Largest craters on EarthEdit
The five largest confirmed impact structures are:
- Vredefort crater, South Africa: 160 km diameter, 2023 million years ago.
- Chicxulub crater, Mexico: 150 km diameter, 65 million years ago.
- Sudbury Basin, Ontario, Canada: 130 km diameter, 1850 million years ago.
- Popigai crater, Russia: 90 km diameter, 35.7 million years ago.
- Acraman crater, 90 km diameter, South Australia, ~590 mya.
- Manicouagan crater, Quebec, Canada: 70 km diameter, 214 million years ago.
There are some other suggested impact structures which are larger. It is a feature of the Earth that climate, weathering and plate tectonics removes most of the older features and events. In comparison, the Moon retains a nearly complete record of its past impact events. The implication is that the Earth once suffered a similar bombardment in its early history. This period is known as the Late Heavy Bombardment, because it occurred after the Earth and Moon formed.
Largest unconfirmed cratersEdit
Any of these may or may not be meteorite craters:
- Australian impact structure: Northern Territory, Australia: multiple rings 600 km, 545 million years ago at the Neoproterozoic/Cambrian boundary.
- Shiva crater, Indian Ocean, west of India: ~600 km length, 400 km width, 65 million years ago. Obviously this is of high interest, because of the date.
- Wilkes Land crater, Antarctica: 485 km. 250–500 mya.
- Nastapoka arc, Nunavut/Quebec, Canada: 450 km. unknown
- Ishim impact structure, Kazakhstan: 300 km. 430–460 mya.
- Bedout, off-shore of Western Australia: 250 km, 250 mya.
- East Warburton Basin, Southern Australia: 200+ km, 300–360 mya.
Largest named craters in the Solar SystemEdit
Identifying impact cratersEdit
- A layer of shattered rock under the floor of the crater. This layer is called a 'breccia lens'.
- Shatter cones, which are chevron-shaped impressions in rocks. Such cones are formed most easily in fine-grained rocks.
- High-temperature rock types, including laminated and welded blocks of sand, tektites, or glassy spatters of molten rock. They may have relatively large amounts of trace elements that are associated with meteorites, such as nickel, platinum, iridium, and cobalt.
- Microscopic pressure deformations of minerals. These include fracture patterns in crystals of quartz and feldspar, and formation of high-pressure materials such as diamond, derived from graphite and other carbon compounds, or varieties of shocked quartz.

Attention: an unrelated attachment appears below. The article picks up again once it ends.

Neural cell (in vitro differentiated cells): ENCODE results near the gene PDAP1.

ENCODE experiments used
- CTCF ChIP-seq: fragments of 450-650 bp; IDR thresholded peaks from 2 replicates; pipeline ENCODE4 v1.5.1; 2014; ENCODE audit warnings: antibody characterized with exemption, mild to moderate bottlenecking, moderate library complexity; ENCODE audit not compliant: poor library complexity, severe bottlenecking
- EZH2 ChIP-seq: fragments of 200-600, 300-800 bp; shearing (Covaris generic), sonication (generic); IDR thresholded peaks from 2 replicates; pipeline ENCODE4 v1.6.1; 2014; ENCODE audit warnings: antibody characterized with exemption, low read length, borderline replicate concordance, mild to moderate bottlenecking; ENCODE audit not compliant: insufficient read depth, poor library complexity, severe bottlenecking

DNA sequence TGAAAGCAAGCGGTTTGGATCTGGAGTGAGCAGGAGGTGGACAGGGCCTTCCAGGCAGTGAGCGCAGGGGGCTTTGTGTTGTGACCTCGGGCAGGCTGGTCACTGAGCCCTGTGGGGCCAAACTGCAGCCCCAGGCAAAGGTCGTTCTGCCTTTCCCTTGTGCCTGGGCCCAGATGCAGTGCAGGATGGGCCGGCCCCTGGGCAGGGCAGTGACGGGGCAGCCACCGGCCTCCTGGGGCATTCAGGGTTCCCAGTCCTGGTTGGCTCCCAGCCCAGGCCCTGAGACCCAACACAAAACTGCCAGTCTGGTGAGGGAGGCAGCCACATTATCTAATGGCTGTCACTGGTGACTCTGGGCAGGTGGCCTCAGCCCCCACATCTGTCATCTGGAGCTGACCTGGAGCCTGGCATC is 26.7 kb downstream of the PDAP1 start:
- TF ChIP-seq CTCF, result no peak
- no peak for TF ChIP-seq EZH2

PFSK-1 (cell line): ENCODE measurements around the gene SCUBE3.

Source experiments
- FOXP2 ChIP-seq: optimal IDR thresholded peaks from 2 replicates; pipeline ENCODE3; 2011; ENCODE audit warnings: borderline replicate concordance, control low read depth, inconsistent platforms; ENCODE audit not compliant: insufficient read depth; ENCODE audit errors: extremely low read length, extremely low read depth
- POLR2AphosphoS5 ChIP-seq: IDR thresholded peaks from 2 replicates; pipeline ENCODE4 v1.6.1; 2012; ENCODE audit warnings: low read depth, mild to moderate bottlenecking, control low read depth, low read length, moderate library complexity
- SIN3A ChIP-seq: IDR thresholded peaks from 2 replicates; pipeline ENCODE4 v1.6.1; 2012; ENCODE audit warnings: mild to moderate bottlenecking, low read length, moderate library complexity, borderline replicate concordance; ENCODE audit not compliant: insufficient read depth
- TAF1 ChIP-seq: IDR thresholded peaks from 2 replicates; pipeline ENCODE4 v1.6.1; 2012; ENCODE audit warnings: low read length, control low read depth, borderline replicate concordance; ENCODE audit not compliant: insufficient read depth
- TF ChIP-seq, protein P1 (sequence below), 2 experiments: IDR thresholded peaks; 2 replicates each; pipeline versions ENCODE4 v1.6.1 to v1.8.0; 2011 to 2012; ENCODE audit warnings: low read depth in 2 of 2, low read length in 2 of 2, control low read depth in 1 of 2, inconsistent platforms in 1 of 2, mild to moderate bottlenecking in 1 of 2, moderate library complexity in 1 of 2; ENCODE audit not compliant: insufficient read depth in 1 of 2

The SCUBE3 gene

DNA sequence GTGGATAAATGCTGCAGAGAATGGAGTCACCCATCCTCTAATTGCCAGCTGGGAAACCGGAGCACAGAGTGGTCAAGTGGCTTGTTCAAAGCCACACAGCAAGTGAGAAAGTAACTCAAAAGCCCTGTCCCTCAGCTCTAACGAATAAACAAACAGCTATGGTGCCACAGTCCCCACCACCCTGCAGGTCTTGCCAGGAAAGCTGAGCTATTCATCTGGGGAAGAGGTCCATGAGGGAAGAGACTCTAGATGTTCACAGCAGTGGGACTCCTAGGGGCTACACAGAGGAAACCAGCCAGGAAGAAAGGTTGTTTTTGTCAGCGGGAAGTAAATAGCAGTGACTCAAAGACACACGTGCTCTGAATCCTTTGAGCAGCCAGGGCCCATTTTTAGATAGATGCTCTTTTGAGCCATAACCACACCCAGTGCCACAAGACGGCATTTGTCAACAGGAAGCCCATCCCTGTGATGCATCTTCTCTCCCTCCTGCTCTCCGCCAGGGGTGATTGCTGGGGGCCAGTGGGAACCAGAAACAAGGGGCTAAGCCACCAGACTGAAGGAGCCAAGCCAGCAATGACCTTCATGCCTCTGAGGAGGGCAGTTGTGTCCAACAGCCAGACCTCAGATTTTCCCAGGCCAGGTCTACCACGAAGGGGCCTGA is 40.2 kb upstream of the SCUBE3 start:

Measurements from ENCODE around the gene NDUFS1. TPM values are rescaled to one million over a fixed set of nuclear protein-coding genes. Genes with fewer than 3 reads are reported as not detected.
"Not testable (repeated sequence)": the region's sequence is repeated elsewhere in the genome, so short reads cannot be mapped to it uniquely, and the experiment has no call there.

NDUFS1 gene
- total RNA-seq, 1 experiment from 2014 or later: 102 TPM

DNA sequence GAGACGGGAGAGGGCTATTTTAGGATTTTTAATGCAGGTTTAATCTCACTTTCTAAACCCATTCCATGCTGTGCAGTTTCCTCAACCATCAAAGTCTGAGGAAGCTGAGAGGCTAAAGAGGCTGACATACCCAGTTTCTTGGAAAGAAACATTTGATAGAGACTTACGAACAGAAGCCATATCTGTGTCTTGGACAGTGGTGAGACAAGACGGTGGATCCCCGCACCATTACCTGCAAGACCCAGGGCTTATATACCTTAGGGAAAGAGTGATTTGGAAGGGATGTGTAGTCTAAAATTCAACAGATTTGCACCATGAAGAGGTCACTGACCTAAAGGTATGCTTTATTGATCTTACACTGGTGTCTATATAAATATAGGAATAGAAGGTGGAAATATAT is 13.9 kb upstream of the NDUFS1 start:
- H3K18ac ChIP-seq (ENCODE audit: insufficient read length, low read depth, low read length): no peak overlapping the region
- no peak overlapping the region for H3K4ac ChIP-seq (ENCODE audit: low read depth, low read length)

- Earth Impact Database
- Revised estimate. 
- Frank Dachille (1976). "Frequency of the formation of large terrestrial impact craters". Meteoritics. 11: 270. Bibcode:1976Metic..11..270D.
- Zeylik B. S.; Seytmuratova E. Yu, 1974: A meteorite-impact structure in central Kazakhstan and its magmatic-ore controlling role. Doklady Akademii Nauk SSSR: 1, Pages 167-170
- 'Largest ever asteroid impact' found in Australia. BBC News Science & Environment. 
- Glikson A.Y. et al 2015. Geophysical anomalies and quartz deformation of the Warburton West structure, central Australia. Tectonophysics 643, 55–72. 
- French B.M. 1998. Traces of catastrophe: a handbook of shock-metamorphic effects in terrestrial meteorite impact structures. LPI Contribution #954. Houston, Texas, USA: Lunar and Planetary Institute. 
- Breccia is a rock composed of broken fragments of minerals or rock cemented together by a fine-grained matrix,
- Shatter cones are rare geological features that are only known to form in the bedrock beneath meteorite impact craters or underground nuclear explosions. They are evidence that the rock has been subjected to a high-pressure shock.
- Sagy, Amir; Fineberg, Jay; Reches, Ze'ev (2004). "Shatter cones: branched, rapid fractures formed by shock impact" (PDF). Journal of Geophysical Research. 109 (B10): B10209. Bibcode:2004JGRB..10910209S. doi:10.1029/2004JB003016. Archived from the original (PDF) on 2009-02-27.
- French, Bevan M. (2005). "Stalking the wily shatter cone: a critical guide for impact-crater hunters" (PDF). Impacts in the Field. Impact Field Studies Group. 2 (Winter): s 3–10. Archived from the original (PDF) on 2011-07-20. Retrieved 2010-08-11.